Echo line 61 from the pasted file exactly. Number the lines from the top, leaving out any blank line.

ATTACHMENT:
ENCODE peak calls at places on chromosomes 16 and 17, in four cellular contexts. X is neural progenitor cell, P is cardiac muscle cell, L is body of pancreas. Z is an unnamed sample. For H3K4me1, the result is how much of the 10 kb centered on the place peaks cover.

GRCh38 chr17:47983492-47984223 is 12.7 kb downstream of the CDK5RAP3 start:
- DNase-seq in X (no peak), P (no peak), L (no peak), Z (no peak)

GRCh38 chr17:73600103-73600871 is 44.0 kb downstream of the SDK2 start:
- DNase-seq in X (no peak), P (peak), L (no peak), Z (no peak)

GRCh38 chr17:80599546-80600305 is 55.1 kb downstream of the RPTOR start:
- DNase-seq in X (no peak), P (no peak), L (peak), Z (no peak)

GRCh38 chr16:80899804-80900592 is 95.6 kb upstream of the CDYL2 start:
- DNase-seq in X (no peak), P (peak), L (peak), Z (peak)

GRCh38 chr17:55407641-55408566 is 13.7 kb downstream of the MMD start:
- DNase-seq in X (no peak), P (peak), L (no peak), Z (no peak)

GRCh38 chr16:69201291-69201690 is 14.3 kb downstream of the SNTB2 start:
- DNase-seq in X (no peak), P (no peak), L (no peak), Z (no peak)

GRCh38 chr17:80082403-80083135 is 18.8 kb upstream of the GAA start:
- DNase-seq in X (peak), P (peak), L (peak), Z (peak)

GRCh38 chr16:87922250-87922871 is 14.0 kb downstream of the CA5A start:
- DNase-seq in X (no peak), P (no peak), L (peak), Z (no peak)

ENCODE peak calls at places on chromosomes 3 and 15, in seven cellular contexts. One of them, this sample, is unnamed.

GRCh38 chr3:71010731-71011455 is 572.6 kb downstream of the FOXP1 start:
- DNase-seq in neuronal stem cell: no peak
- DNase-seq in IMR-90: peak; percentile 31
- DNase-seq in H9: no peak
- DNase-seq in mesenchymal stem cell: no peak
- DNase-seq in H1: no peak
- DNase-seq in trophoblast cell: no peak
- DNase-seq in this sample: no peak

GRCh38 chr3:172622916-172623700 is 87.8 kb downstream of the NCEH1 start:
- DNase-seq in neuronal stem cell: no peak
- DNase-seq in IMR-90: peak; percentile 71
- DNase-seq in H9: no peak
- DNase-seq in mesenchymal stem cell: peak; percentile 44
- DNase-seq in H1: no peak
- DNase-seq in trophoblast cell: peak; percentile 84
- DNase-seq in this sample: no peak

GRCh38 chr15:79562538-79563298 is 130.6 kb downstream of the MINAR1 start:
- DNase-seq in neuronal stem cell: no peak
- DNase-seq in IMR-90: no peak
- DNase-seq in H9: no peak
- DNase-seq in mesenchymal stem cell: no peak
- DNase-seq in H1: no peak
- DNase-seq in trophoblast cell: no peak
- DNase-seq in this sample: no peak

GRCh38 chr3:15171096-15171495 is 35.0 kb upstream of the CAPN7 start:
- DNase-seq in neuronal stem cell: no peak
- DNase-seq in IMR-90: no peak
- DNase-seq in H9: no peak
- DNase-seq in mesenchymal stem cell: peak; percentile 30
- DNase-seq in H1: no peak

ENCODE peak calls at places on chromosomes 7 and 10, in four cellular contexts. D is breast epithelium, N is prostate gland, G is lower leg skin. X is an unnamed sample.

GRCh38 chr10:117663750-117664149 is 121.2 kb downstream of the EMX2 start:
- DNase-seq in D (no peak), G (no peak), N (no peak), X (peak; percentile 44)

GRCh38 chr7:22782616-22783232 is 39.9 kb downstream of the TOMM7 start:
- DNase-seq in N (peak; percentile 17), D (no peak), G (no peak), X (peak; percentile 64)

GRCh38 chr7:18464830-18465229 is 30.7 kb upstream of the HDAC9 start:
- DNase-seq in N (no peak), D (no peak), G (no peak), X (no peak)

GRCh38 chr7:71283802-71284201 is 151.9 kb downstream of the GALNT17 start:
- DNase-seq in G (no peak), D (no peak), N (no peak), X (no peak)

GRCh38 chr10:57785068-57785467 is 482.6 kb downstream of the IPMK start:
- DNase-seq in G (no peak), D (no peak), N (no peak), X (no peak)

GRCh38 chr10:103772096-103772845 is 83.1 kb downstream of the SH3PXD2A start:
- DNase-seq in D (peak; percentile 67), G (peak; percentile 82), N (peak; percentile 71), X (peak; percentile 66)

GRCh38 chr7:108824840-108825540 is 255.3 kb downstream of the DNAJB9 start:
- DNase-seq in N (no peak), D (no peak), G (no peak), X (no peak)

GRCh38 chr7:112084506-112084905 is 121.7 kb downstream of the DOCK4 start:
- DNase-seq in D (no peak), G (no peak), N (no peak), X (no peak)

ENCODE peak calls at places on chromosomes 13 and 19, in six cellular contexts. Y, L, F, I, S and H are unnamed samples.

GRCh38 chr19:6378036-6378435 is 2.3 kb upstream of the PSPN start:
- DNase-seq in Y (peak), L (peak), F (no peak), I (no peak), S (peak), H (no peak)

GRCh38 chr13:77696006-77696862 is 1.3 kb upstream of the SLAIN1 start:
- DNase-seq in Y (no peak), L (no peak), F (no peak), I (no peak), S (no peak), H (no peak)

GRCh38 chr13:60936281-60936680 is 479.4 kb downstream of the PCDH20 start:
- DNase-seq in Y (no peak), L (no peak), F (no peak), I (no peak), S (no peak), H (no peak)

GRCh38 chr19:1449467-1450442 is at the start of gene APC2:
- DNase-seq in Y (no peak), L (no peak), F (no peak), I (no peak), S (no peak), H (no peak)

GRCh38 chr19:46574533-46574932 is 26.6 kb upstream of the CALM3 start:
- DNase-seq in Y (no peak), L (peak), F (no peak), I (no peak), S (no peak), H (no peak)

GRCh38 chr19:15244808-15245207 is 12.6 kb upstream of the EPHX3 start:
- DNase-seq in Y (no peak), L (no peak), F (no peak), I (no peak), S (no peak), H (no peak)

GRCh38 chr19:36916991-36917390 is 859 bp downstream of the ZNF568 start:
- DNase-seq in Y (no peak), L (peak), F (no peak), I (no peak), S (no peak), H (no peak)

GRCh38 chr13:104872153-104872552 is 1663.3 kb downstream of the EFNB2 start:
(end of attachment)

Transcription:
- DNase-seq in D (peak; percentile 67), G (peak; percentile 82), N (peak; percentile 71), X (peak; percentile 66)